Progressive communities are bucking a current trend by improving the reverse commute to attract large companies and talent to the suburbs. The missing link is the lack of connection between existing transit stations and key employment centers that are beyond walking distance—aptly named the “first mile last mile.” By bridging this gap with shared-use mobility, hundreds of thousands of workers can be connected to existing opportunities that were not previously viable. This gives companies much more flexibility when choosing the right location, and encourages their participation in determining the best first mile last mile solutions.
Planning is already underway between the Regional Transportation Authority (RTA) and DuPage County to improve transit connectivity in three corridors that offer nearly a quarter of all employment in the county: Wood Dale, Addison, and Naperville–Warrenville Road. By creating “mobility hubs” near corresponding Metra stations, they hope to make the commute more seamless. These mobility hubs will centralize multiple transportation options such as Pace buses and vanpools, taxis, rideshares, carshares and bikeshares. In addition to known providers like Uber, Lyft and Zipcar, solutions under consideration include Getaround peer-to-peer car rental, Innova EV zero emissions electric mini cars and Zagster bikeshare. Input from commuters, employers, transportation providers and other stakeholders is key to delivering the right blend of these solutions and balancing costs.
In addition to large-scale applications, some companies and communities are choosing a specific provider to meet their first mile last mile needs. Two towns in the U.S. recently made news by subsidizing ridesharing services to increase transit ridership. Locally, an on-demand shuttle (using Innova’s 100% electric vehicle DASH) will begin serving employees commuting to and from the Itasca Metra Station to Hamilton Lakes in late 2016. According to Innova EV project manager, Katya Iwanik, this will “help tenant companies at Hamilton Lakes recruit a greater employee pool (specifically millennials) from the city to work in DuPage County, and help these employees get to their destination in a more streamlined, cost-effective fashion.” The goal is to grow the program and eventually connect all Itasca residents to the Metra station via a user-friendly mobile application.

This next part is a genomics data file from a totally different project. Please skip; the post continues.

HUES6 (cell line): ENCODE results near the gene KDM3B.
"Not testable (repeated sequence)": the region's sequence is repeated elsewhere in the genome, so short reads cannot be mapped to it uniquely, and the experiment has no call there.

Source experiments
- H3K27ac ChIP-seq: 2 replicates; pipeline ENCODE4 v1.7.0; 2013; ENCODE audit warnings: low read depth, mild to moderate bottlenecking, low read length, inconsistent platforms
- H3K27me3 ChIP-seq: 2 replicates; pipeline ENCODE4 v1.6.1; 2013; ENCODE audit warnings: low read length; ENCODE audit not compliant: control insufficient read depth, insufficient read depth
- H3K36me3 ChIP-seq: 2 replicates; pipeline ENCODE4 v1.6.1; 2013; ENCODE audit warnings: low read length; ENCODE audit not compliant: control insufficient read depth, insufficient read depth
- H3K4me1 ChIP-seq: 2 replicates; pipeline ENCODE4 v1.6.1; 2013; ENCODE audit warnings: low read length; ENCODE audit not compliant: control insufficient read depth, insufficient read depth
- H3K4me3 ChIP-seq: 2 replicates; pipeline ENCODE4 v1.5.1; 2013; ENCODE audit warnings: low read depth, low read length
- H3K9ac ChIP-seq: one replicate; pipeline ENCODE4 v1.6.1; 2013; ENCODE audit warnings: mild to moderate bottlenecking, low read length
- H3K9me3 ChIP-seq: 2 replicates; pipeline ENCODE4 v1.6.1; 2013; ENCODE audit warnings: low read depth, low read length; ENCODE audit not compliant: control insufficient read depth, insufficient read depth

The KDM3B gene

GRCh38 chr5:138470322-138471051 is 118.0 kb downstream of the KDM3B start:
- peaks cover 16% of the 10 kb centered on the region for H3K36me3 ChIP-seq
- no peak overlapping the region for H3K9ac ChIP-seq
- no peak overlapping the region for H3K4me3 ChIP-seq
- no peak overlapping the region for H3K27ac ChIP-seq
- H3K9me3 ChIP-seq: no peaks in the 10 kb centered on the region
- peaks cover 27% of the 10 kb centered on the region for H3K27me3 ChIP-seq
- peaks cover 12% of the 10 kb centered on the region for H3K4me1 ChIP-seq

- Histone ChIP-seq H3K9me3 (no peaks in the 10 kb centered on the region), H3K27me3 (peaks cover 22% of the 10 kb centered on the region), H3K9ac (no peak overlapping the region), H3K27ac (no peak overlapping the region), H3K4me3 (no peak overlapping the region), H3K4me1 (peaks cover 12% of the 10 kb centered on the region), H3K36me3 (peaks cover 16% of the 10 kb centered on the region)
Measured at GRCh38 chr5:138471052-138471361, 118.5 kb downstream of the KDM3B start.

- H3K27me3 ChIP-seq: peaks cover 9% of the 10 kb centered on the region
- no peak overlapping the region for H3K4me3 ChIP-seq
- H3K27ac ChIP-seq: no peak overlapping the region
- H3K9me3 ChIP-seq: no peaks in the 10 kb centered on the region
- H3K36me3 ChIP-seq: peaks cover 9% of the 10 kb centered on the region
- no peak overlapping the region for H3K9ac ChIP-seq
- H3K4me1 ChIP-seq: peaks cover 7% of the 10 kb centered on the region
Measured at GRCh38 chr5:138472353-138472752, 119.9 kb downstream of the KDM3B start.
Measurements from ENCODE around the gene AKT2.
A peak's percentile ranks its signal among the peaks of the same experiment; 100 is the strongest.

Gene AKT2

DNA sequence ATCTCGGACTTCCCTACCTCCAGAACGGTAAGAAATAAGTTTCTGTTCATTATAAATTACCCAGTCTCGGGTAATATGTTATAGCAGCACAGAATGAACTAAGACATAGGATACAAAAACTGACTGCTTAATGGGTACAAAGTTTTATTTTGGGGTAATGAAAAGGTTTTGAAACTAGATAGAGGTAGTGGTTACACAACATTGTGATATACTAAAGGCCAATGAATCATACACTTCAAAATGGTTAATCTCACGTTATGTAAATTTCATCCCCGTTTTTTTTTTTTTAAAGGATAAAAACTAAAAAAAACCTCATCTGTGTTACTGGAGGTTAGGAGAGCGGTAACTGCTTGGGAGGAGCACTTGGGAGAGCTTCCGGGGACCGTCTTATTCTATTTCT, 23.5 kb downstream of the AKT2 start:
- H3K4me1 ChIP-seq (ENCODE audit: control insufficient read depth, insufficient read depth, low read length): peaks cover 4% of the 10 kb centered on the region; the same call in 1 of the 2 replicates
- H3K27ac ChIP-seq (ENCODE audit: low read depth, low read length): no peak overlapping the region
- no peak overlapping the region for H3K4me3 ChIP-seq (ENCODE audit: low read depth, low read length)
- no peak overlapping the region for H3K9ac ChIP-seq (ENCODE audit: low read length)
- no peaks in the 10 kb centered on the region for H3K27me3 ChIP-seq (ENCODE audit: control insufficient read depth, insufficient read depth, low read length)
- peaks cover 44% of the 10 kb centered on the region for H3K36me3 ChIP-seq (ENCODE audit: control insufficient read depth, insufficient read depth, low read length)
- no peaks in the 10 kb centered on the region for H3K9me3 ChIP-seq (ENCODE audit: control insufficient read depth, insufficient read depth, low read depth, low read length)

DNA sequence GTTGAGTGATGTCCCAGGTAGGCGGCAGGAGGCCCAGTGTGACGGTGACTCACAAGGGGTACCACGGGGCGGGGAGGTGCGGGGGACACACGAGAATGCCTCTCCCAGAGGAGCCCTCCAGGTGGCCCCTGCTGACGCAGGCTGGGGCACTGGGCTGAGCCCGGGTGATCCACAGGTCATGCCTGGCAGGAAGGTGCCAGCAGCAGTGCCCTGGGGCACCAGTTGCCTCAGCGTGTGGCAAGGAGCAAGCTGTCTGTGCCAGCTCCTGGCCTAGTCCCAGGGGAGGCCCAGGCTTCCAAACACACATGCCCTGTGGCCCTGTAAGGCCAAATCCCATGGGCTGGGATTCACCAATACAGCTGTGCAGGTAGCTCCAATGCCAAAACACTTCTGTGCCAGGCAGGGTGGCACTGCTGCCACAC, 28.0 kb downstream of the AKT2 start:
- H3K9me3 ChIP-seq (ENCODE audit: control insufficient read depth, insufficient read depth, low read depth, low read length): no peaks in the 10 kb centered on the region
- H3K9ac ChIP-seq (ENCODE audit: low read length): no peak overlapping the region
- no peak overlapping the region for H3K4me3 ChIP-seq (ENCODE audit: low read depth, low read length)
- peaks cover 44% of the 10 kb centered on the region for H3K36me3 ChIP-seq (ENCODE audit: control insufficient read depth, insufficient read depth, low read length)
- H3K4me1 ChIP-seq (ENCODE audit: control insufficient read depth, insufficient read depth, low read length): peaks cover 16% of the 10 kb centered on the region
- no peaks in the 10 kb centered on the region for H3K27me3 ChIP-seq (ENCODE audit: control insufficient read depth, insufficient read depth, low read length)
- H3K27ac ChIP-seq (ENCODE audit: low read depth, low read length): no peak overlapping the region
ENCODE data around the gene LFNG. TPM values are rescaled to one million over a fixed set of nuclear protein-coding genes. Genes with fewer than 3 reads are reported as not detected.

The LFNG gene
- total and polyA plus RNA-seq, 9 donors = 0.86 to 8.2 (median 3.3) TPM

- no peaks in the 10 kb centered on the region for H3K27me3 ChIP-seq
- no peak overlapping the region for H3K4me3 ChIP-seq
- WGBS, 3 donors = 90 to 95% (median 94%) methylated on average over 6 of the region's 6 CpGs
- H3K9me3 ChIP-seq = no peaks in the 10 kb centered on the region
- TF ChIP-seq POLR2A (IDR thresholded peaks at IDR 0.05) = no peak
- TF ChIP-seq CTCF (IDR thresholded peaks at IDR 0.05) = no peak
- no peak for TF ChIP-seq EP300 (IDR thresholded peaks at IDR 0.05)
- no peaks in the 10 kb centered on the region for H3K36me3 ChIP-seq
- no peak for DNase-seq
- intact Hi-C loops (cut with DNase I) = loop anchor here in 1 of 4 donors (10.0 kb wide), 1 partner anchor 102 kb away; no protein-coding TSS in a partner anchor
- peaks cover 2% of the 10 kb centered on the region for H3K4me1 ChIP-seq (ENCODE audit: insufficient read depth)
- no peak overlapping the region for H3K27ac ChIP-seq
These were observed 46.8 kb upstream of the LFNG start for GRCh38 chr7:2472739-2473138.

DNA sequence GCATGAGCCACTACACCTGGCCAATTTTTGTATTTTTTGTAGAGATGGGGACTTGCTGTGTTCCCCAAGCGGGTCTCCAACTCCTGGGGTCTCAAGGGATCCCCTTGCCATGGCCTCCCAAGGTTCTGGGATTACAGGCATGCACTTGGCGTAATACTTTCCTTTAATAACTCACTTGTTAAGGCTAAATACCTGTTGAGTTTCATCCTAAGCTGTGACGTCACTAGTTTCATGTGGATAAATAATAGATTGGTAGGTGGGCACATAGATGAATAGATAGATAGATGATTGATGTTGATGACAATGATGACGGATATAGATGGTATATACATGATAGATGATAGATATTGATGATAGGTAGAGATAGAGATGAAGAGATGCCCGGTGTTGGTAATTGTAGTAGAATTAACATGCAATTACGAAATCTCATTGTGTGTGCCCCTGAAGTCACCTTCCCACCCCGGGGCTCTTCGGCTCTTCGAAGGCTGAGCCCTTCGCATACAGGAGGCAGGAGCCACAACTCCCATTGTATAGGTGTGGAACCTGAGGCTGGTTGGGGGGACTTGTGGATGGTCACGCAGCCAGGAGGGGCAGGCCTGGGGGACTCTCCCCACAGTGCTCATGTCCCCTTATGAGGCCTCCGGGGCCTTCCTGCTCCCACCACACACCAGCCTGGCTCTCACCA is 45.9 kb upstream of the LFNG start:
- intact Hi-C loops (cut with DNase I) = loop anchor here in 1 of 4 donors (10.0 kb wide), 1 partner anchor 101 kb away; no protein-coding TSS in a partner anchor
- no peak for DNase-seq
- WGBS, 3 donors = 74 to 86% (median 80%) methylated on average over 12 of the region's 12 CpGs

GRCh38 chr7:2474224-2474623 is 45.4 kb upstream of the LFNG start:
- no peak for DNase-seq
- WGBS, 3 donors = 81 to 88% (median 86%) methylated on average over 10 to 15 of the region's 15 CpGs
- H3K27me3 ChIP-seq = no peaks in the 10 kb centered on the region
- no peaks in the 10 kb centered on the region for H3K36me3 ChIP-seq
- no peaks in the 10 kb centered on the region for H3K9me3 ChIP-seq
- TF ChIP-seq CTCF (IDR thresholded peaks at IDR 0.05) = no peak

The bottom line is that there are more first mile last mile solutions than ever. Any community looking to enhance its connectivity to employees and increase its economic opportunities can explore the options above and the potential for public-private partnerships.
By: Tammy Wierciak, Metro Strategies’ Director of Policy and Public Affairs. Wierciak attended the John Noel Public Transit Conference and Shared Use Mobility Workshop in DuPage County in September. A number of suburban “first mile last mile” transit solutions were discussed and are worth sharing to continue the conversation.